The name derives from the 1496 Jan de Groot, an entrepreur who established the first ferry to Orkney and charged a groat for the journey. He was awarded land for his house, from the Earl of Caithness.  Jan built an octagonal house, says Financial Times, because his eight sons were quarrelsome and each needed his own entrance.  The house is gone, but the octagon echoes on in the tower of the new Inn.  Again, we were at John O'Groats before the new Inn, but we are happy to believe the Financial Times. See http://www.ft.com/cms/s/2/f801aad0-2102-11e3-a92a-00144feab7de.html#slide0

Aberdeenshire, Balmoral Castle


Balmoral Castle.  When castle gates are closed, small visible areas - towers in the distance -- suffice.  Prince Albert rented the castle in 1848 sight unseen, after the royal family had enjoyed visiting the Highlands as a favorite destiination since 1842.  With everybody happy with it, he bought it for Queen Victoria in 1852.  The only problem was the castle itself:   too small, just too small.  So the family lived in it only until a replacement could be built 100 years to the northwest -- and then the old castle was demolished, with only a commemorative memorial stone left to mark the old front door.  Another stone!  At the new castle, Victoria put a parchment marking the date and with currrent sample coins in a bottle and inserted the bottle into the foundation stone.  


Balmoral, Castle, Scotland

Balmoral is not easily found.  Drive around enough, and find a small vista. 

Victoria's will:  the property passed to Edward VII, and then passes to each of his successors.  Fine.  

Sunday, March 31, 2013

Sutherland. Dunrobin Castle. Clearances of Crofters.


Dunrobin is notorious here in the old Norse "south lands" -- from which the family Sutherland took its name when first settled by a Fleming in the 1200's. 

This castle, later remodeled in the French chateau mode, represented the vast wealth of the noble classes who engaged in the brutal, profit-motivated clearances of poor crofters, the great evictions, so that the noblemen could make more money in sheep.

Clearances of crofters.  A crofter is a poor small-farmer, with tenure rights to till a portion of arable land, a means of producing food for the family. Dukes and Earls of Sutherland:  dominating the countryside. What is the difference?  King: Heavenly.  Prince:  Just below Heavenly. Duke:  highest after Prince. Then come Marquess-es. Then Earl:  below Duke.  Viscount:  below Earl.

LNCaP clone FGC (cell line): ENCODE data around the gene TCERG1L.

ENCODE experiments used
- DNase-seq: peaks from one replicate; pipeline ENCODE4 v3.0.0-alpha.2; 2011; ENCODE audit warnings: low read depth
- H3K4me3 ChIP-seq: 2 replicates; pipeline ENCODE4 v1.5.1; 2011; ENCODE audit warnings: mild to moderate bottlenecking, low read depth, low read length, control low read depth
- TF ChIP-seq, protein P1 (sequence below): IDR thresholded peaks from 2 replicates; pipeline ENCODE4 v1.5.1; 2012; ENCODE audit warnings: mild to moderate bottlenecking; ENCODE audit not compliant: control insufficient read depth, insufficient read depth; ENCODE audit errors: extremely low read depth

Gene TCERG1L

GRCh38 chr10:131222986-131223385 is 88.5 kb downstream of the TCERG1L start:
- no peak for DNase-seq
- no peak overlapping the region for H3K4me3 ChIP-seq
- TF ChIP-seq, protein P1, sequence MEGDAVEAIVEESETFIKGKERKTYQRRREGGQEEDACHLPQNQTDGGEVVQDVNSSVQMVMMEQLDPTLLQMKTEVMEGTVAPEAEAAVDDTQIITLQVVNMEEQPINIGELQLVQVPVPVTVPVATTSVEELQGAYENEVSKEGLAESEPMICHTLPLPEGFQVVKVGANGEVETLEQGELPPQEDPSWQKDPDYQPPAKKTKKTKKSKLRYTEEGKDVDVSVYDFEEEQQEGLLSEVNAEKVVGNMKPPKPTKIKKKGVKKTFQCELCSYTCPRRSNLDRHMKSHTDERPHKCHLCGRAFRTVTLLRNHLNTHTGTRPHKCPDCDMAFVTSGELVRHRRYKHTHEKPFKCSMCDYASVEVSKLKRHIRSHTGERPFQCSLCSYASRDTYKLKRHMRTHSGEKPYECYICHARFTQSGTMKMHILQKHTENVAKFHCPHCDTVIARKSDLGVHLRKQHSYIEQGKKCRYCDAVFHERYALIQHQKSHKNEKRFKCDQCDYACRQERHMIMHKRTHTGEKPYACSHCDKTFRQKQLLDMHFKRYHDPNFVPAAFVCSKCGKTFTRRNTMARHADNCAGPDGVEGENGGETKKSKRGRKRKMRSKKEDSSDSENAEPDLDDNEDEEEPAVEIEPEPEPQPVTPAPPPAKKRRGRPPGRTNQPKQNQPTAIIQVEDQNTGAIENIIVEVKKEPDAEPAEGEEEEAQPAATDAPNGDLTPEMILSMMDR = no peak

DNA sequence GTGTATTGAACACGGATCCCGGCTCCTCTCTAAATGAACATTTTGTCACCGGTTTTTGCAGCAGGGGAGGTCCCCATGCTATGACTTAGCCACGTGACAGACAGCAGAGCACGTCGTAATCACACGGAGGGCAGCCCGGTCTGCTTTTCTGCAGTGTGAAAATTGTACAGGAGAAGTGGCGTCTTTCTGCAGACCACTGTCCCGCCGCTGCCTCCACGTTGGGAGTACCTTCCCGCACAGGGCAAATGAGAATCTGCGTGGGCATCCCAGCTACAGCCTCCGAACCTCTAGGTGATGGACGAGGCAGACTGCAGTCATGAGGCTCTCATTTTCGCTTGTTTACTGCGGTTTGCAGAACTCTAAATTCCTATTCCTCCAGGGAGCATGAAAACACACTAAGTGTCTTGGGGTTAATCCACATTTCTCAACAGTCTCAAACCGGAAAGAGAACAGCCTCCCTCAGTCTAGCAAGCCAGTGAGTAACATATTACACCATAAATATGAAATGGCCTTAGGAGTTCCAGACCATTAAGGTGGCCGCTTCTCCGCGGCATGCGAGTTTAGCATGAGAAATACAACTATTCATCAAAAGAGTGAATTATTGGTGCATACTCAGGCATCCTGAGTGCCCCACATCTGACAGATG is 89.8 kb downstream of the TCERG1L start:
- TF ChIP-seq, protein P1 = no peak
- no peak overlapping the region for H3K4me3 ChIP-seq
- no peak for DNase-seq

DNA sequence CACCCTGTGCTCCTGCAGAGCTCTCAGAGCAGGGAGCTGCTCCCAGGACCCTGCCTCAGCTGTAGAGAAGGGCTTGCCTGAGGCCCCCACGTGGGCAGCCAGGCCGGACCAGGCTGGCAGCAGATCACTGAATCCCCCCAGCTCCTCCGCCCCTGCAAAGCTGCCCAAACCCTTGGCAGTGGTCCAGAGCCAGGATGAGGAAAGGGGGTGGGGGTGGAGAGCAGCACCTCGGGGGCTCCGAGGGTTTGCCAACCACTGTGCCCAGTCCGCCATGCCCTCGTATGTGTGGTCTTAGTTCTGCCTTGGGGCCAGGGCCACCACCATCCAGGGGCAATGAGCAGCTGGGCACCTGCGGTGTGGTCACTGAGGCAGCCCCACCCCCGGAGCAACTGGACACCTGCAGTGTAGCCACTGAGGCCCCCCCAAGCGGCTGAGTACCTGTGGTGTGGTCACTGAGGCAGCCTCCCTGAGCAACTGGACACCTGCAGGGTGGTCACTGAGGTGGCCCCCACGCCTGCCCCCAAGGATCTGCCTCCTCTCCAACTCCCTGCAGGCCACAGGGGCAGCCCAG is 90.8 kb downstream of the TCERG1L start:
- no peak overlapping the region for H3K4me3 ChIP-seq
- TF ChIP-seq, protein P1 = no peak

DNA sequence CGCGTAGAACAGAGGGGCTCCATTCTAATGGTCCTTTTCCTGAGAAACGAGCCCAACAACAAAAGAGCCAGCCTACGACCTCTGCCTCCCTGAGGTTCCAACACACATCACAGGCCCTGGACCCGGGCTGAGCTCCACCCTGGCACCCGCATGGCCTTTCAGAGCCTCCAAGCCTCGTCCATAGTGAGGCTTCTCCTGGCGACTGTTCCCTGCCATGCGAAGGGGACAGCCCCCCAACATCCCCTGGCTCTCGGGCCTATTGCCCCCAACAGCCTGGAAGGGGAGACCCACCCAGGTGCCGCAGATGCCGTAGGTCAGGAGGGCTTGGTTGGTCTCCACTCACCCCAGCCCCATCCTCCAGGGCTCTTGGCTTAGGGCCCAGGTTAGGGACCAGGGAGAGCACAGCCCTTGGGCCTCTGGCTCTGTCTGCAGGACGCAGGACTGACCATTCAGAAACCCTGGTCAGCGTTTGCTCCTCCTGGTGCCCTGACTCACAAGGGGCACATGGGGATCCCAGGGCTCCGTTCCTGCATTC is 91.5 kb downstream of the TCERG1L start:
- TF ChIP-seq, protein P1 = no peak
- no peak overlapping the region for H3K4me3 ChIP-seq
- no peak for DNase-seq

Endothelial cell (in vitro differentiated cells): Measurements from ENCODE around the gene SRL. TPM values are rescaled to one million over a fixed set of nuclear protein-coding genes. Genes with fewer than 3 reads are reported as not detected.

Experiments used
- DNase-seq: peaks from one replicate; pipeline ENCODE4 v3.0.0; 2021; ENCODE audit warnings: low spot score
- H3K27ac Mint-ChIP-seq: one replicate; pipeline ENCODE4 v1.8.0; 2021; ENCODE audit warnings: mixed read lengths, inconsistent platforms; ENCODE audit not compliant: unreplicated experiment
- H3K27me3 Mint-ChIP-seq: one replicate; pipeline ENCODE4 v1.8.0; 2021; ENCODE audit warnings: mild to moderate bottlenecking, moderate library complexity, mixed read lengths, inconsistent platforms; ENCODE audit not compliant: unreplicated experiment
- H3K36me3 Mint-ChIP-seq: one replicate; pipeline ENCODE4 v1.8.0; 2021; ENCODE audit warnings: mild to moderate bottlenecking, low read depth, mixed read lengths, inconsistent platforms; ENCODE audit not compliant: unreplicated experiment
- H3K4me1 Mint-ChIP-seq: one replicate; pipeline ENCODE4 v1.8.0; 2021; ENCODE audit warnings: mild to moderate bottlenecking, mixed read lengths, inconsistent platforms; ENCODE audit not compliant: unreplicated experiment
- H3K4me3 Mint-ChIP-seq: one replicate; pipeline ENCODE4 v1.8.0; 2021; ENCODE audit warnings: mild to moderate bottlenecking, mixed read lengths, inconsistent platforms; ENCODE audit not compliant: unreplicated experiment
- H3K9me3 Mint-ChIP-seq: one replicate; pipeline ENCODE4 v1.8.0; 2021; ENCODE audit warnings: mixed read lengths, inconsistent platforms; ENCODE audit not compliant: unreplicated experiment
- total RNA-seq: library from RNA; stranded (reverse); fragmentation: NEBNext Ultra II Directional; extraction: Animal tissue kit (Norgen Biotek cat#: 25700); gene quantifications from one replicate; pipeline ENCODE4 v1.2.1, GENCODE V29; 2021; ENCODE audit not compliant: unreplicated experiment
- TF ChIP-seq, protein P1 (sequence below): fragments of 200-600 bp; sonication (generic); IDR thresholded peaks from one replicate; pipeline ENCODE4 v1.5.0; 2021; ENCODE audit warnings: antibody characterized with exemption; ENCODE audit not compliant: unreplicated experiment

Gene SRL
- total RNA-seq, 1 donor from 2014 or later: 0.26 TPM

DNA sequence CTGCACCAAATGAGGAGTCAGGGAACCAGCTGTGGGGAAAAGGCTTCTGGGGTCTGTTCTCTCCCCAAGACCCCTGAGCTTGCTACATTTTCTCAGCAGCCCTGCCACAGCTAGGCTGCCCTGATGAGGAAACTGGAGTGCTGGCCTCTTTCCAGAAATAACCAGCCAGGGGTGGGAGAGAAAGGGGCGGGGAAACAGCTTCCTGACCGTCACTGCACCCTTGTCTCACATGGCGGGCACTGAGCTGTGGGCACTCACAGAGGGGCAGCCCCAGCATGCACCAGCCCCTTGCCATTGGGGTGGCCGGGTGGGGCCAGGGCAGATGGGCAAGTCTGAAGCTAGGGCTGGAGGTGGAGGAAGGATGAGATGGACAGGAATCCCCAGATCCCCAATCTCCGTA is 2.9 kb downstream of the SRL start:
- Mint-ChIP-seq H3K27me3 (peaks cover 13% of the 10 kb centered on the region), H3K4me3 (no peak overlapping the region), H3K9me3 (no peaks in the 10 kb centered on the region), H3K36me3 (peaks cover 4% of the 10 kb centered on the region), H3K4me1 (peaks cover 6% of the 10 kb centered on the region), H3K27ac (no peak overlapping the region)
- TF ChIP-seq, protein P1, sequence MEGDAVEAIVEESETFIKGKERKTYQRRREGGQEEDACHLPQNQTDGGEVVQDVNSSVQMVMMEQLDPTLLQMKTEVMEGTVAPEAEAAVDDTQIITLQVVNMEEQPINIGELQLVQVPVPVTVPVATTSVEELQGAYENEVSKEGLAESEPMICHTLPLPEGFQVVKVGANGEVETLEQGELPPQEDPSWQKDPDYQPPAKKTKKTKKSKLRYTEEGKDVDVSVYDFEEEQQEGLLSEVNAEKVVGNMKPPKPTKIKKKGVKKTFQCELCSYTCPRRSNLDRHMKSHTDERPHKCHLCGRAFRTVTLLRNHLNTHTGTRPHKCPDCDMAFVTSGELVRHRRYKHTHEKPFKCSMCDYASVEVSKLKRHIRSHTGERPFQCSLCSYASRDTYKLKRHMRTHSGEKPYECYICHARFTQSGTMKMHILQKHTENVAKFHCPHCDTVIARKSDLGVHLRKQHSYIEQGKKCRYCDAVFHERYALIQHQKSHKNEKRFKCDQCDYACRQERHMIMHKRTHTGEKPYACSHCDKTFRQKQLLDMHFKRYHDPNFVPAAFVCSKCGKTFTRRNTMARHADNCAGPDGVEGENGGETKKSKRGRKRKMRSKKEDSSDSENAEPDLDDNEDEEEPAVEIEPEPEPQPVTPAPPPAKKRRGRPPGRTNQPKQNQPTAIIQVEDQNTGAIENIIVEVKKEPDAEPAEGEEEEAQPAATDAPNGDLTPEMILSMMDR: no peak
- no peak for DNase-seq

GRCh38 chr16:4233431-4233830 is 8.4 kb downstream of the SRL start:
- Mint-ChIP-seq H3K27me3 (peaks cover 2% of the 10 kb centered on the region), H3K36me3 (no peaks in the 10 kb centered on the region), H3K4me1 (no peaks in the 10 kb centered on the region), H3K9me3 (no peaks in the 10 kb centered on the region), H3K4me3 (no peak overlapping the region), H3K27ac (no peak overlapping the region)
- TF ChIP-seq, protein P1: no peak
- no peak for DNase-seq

Earl derives from the Norse Jarl, but in Scandinavia, could also mean rank like a Prince.  Earl was a term not used on the Continent. An Earl was a chieftain.  That rank authorized him to rule in place of the King.  In the middle ages, Earl was used less commonly, and the term Duke arose to rule.


The water beyond:  We went by car ferry from Scrabster, after arriving from the southwest and Hebrides;  to Stromness, Orkney; and returned with immediate aim to Wick and the northeastern coast of Scotland.  Suddenly, there was Dunrobin Castle.

On the upper floors was, it is said, the bedroom of the Lord's daughter, the 14th Earl of Sutherland no less, and he had forbidden her to marry her true love. She let down a rope to escape, and fell, haunting the place thereafter.


Ayrshire. Culzean Castle. Scots Kennedy Family. Robert the Bruce as well?


Ancestry buffs will enjoy that this is the Scots Kennedy family home, and that they claim ties back to Robert the Bruce.  Sir Thomas Kennedy was killed (murdered) on the beach at Ayr in 1602.  Scots hauntings: A spectral piper pipes on the occasion of each Kennedy marriage, it is said, and on dark and stormy nights, with a second ghostly apparition, a young woman in a ball gown seen, it also is said, in 1972.

 The architecture dates from 1759, so does not sport the walls and turrets and keeps of medieval times.  The echoes of those times are in attached decorative tower-elements.  It is located on the South Ayrshire coastline, about an hour and a half southwest from Stirling Castle.




See a room-by-room description at http://www.culzeanexperience.org/experiences.asp

There had been a castle on the cliffs here before the current version,